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The Sights and Voices of Dispossession: The Fight for the Land and the Emerging Culture of the MST (The Movement of the Landless Rural Workers of Brazil)

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Emerging culture by media type -> Lyrics 88 resources (Edited by Else R P Vieira)

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Culture: Environmental awareness

Author:

Lyrics: Eduardo Dias
(Translated by Bernard McGuirk)

Title:

The Woodland Gods


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Voices of the woodland gods
Anger of the savage angels
With but one voice shall call
Maçaranduba (1), felled
Açaizeiro (2), felled
And the chain-saw man sets fire to all
Macacaúba(3), felled
Samaumeira(4), felled
Blood spilt at the hands of values that appal
Tikuna, Kaiapó, Kamayurá(5) tribes
Slings(6) and arrows on the invader rain
Tikuna, Kaiapó, Kamayurá tribes
Slings and arrows on the invader rain


Country folk in fury, fishermen in pain
In a cry for vengeance shall I live
Off the sap that from the earth shall rise
Quintino(7) will be here
Batista(8) will be here
Fonteles(9), Expeditos(10) will spring up again
And along with Angelim(11)
Chico Mendes of Xapuri
The angels soon will be
Gods and demons on every plot
With their power to say no, in every tree

1 Editor's note: Maçaranduba: tree native to Brazil, which has a red wood with a dark brown hue that is very useful in cabinet-making.

2 Editor's note: Açaizeiro: the açaí is a palm from the Amazon region found on the banks of rivers and swampy lands.

3 Editor's note: Macacaúba: a tree from the Amazon region, whose wood is used in expensive furniture.

4 Editor's note: Samaumeira: a tree with large trunk and attractive flowers.

5 Editor's note: Tikuna, Kaiapó, Kamayurá: indigenous peoples. The Tikuna are found in the Amazon region; The Kaiapó, today greatly reduced, live along the banks of the Xingu River, in the state of Mato Grosso and in the south of the state of Pará; the Kamayurá are of the Tupi-Guarani linguistic group and live in the state of Mato Grosso, in the south of the Xingu Indigenous Reserve.

6 Editor's note: Borduna/Cudgel: the Portuguese term in the text refers to an indigenous weapon for attack, defence, and hunting, which is long and made of hard wood (Dicionário Houaiss da Língua Portuguesa, Rio de Janeiro: Editora Objetiva, 2001). Among the country people of the Araguaia River, borduna is the indigenous cudgel (Dicionário Aurélio Eletrônico).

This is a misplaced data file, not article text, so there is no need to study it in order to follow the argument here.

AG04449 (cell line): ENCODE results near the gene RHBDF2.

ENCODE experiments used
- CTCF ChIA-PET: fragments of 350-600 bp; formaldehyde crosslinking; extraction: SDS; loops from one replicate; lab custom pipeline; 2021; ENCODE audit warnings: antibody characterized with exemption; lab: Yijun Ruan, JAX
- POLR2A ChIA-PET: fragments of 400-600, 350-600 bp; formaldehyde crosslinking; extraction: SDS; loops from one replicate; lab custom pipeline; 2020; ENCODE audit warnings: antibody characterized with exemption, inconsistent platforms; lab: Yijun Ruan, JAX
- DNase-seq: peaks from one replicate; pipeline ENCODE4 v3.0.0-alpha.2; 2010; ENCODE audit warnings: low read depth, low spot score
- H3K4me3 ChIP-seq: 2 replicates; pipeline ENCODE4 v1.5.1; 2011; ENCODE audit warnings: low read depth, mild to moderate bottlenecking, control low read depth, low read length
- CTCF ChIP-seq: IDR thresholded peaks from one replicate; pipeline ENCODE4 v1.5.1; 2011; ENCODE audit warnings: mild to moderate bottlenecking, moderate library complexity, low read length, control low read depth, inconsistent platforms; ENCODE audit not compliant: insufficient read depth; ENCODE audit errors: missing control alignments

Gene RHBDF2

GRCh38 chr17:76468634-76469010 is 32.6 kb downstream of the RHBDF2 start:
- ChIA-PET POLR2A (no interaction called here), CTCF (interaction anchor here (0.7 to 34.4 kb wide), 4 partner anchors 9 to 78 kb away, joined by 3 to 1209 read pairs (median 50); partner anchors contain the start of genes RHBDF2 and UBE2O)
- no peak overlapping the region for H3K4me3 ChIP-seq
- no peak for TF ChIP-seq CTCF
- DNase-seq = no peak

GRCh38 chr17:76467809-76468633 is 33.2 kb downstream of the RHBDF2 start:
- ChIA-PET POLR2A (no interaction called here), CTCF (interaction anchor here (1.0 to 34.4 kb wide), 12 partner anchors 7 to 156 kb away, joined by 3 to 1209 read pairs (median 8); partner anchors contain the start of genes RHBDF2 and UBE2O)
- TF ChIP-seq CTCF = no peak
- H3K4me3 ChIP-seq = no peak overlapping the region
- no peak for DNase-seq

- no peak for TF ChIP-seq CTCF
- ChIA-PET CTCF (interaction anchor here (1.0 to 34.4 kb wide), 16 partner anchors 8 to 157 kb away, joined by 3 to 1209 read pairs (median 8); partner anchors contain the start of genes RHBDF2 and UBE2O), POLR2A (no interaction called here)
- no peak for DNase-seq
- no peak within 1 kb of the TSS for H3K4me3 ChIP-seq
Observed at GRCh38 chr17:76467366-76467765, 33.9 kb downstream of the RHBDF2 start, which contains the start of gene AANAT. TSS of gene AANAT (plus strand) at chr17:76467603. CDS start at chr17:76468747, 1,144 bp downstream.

7 Editor's note: Quintino: Quintino Lira was a peasant leader in the northeast of Pará, murdered in September, 1984, by the landowners of the region. Possessed of a strong personality, he rebelled when his land was taken. He became famous for his escapes from the police and became a legend in the region.

8 Editor's note: Batista: João Batista was a lawyer who fought to defend the working-class, and a representative of the Communist Party of Brazil. He was murdered in front of his wife and children.

9 Editor's note: Fonteles: the name by which Paulo Fonteles is known in the region, a lawyer and representative of the Communist Party of Brazil, also murdered.

10 Editor's note: Expeditos: Expedito Ribeiro e Souza was a poet, farmworker, and president of the Union of Rural Workers in the south and southeast of Pará. He was the seventh person murdered at Rio Maria owing to his leadership and connection with the rural union movement. After his death, the Comitê Rio Maria (Rio Maria Committee) was founded, in 1991, by Father Ricardo Rezende. It is an international solidarity network that aims at ending the murders of farmworkers and union-members by gunmen under contract to the large landowners in the south of Pará (http://www.riomaria.org/por_o_que_e.htm). The plural form of his name, Expeditos, indicates that he is the representative of a great number of rural leaders murdered in the region.

11 Editor's note: Angelim: Third Cabano President, at 21 years of age, on the occasion of which the Movement entered its most radical phase. Cabano, in this context, refers to the Republic of Cabanos, proclaimed during the third phase of the Cabanagem, a revolution (1833-36) in the province of Grão Pará, which corresponds today to the states of Pará and Amazonas. The name comes from cabana (hut, cabin), a poor dwelling built on stakes. Initially an expression of the dissatisfaction of the large landowners and local politicians against the central power of Rio de Janeiro, it changed its meaning after a revolt of the mixed and indigenous populations, who lived in terrible conditions. The fighting resulted in 40,000 victims (Enciclopédia Delta Universal).

This song is from the CD A song for peace

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Date:

November 2002

Resource ID:

WOODLAND966

Glossary

Compiled by Else R P Vieira. Translation © Thomas Burns.

Mendes, Chico
'Francisco Neves Mendes Filho (1944-88), Chico Mendes, was union leader and president of the Union of Rural Workers of Xapuri, Acre, founder of the PT and the CUT in Acre, murdered by farmers connected to the UDR' (Fernandes, Bernardo Man├žano e Stedile, Jo├úo Pedro. Brava gente: a trajet├│ria do MST e a luta pela terra no Brasil. S├úo Paulo: Editora Funda├ž├úo Perseu Abramo, 1999, p. 68, n. 5). 

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